By Eric Soderholm, Organic Production Coordinator | Apr. 23, 2014 –

Farmer staring at bags stuffed with fresh shiitake mushrooms

This article is part two of shiitake mushroom production. Don’t miss: Choosing & Preparing Logs for Shiitake Mushroom Production

Let’s take a moment to appreciate the beauty of the (simplified) lifecycle of these choice edibles. Shiitakes, like all mushrooms, produce two spore mating types—the fungal equivalent to sperm and eggs. Once released from the gills of a mature shiitake, spores that find themselves in damp conditions with access to a food supply will germinate and grow to form hyphae. If these developing fibers meet with compatible hyphae of the opposite spore type, they join together to knit the branching fungal mass know as mycelium.

Spawn is the term used to describe living, viable mycelium and the temporary food source on which it is grown before being introduced or “inoculated” in the final growth medium (logs, compressed sawdust, manure, straw, soil etc). In the case of shiitakes, spawn is generally available in two forms for log production: plugs or sawdust. Sawdust spawn is quite often cheaper per log to use and may produce mushrooms more quickly but requires a special inoculation tool (approximately $30 or more to purchase) to insert the spawn. Plug spawn is more tolerant to lower moisture levels and some growers claim they are faster and easier to set— though certainly more costly if you are inoculating 100 or more logs.

Inoculating logs with either type of spawn requires that several rows of holes be drilled along the length of the log, beginning about 1 inch from the ends. Suggested spacing is generally 3-4 inches between rows and 6-8 inches between holes within a row, making a staggered diamond-shaped pattern. The depth and diameter of these holes will depend on the size of the plugs or the inoculating tool required for sawdust spawn. It is advised that you use a corded power drill, a carefully chosen, sharp bit, and a bit stop collar to maintain a uniform drilling depth.


Once the logs are drilled, plug spawn is tapped in with a hammer and sawdust spawn is packed into the holes with the inoculation tool mentioned above. The open wound should then be sealed with wax to prevent other fungi from colonizing the log and to reduce moisture loss. Wax can be heated on a stovetop or outdoor burner in a double-boiler-type container and applied with a brush or wax dauber. I find that it is best to work with a crew of three or more people with one drilling–one inserting spawn and one applying wax. This increases efficiency and helps cut down on moisture loss during these steps.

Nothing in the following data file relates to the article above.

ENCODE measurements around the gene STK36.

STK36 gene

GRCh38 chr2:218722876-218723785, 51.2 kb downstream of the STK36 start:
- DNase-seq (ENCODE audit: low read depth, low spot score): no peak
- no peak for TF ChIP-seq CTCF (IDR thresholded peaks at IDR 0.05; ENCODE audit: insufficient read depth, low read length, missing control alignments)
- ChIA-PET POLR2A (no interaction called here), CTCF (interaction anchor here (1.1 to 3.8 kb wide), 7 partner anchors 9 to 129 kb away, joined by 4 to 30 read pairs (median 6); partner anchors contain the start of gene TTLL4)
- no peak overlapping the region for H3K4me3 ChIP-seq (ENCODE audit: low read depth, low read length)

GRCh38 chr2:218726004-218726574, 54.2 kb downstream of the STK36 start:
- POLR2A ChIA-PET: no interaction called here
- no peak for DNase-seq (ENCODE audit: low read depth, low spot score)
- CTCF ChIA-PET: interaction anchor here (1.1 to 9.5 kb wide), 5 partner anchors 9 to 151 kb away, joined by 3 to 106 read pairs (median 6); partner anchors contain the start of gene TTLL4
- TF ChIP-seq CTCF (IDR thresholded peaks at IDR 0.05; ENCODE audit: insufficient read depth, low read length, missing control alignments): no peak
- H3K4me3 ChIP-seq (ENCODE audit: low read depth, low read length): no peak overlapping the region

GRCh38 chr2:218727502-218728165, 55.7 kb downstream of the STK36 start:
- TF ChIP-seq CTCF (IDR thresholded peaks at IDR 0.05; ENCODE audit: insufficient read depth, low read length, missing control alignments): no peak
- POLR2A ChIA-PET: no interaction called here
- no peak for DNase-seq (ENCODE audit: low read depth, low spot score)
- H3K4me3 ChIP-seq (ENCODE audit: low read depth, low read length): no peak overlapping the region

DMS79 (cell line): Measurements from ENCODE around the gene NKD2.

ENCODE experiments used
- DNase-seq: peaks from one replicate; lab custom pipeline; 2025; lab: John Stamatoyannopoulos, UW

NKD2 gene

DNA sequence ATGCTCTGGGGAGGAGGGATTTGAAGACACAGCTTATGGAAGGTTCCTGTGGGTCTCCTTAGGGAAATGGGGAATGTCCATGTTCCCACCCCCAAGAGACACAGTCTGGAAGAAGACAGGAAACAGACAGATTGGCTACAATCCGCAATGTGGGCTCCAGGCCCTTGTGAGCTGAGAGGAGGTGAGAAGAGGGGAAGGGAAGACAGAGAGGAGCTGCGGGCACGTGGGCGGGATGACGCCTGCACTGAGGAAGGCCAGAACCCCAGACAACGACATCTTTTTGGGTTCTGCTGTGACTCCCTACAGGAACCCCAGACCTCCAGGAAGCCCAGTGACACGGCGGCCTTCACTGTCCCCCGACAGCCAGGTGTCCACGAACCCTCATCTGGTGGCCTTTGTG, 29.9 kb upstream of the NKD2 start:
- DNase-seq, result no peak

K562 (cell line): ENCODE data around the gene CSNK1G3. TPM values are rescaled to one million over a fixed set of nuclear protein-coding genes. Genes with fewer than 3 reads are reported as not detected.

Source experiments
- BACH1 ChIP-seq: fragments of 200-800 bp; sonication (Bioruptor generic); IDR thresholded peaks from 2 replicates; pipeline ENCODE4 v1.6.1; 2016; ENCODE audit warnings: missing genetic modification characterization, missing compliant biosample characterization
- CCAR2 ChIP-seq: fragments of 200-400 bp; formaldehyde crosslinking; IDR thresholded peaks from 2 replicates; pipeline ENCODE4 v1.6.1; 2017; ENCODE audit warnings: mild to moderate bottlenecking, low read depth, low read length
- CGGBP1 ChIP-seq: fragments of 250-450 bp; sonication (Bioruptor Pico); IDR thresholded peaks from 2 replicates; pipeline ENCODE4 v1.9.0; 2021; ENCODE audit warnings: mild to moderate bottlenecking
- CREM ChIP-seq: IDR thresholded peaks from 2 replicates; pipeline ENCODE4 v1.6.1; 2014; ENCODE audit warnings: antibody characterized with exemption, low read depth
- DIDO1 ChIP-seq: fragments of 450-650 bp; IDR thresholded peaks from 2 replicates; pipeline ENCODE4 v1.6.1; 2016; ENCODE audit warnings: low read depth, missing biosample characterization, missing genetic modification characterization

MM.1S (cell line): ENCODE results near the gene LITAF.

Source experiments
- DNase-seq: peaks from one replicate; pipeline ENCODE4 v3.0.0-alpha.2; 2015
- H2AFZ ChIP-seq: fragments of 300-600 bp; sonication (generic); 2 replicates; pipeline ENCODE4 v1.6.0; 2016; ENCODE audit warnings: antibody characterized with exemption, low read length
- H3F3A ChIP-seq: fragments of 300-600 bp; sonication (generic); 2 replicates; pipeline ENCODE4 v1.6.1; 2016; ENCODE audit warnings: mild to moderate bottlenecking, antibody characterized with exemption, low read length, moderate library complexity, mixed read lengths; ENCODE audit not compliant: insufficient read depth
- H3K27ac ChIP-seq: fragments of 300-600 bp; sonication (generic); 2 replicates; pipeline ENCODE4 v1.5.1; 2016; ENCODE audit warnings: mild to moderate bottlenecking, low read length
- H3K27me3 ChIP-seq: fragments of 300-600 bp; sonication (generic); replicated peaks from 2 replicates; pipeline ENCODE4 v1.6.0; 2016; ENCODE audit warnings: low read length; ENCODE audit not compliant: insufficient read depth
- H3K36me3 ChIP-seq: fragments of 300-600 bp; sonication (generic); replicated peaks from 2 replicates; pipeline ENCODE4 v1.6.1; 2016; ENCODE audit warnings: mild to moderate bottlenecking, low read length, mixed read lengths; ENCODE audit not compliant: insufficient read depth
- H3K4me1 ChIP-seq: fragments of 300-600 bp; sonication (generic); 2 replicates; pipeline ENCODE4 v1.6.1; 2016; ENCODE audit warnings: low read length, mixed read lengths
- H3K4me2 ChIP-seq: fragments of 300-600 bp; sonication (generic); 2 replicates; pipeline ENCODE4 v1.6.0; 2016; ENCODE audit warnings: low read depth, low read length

Once the logs are inoculated, they should be staked in a large pile in a shady place and monitored. The mycelium will begin to “run” and depending on what strain and spawn type you use, you can expect to bring the logs into production anywhere from 6-12 months later. Ideally, the logs will remain fairly moist during this period and during dry spells it will be necessary to irrigate the logs with a hose or sprinkler system as needed. When irrigating, it is best to soak the logs thoroughly for several hours to a full day instead of more frequent, shorter irrigation periods. The appearance of white streaks on the logs’ ends is an indication that the mycelium has successfully begun to colonize the logs.


A Few Sources of Shiitake Mushroom Spawn


  • Location: Liberty, SC
  • Availability: Three strains of sawdust and plug spawn: cold, warm or wide fruiting temperature range. Also offering a NC wild strain in plugs.
  • Notes: Our very own Olga Cotter, 2012 CFSA Young Farmer of the Year! She offers several inspiring workshops in mushroom cultivation during the year, often including our annual Sustainable Ag Conference.


  • Location: Olympia, WA
  • Availability: One strain of sawdust and plug spawn: wide fruiting temperature range.
  • Notes: They offer certified organic sawdust spawn but claim that they cannot certify the plugs. This is Paul Stamets’ company, a highly-regarded mycologist and mushroom preservationist. Check out some of his many books on the subject. He also offers week-long intensives on various topics at his headquarters in Washington.


  • Location: Peshtigo, WI
  • Availability: Eleven strains of sawdust and plug spawn—see website for detailed descriptions
  • Notes: All spawn is certified organic, and they offer a great diversity of strains that are grown out at the adjoining farm each season.

Are we missing one of your favorite sources? Send us an email and let us know!

For more in-depth discussion of inoculation and moisture monitoring techniques for shiitake logs, check out this excellent guide: Producing Shiitake Mushrooms: A Guide for Small-Scale Outdoor Cultivation on Logs.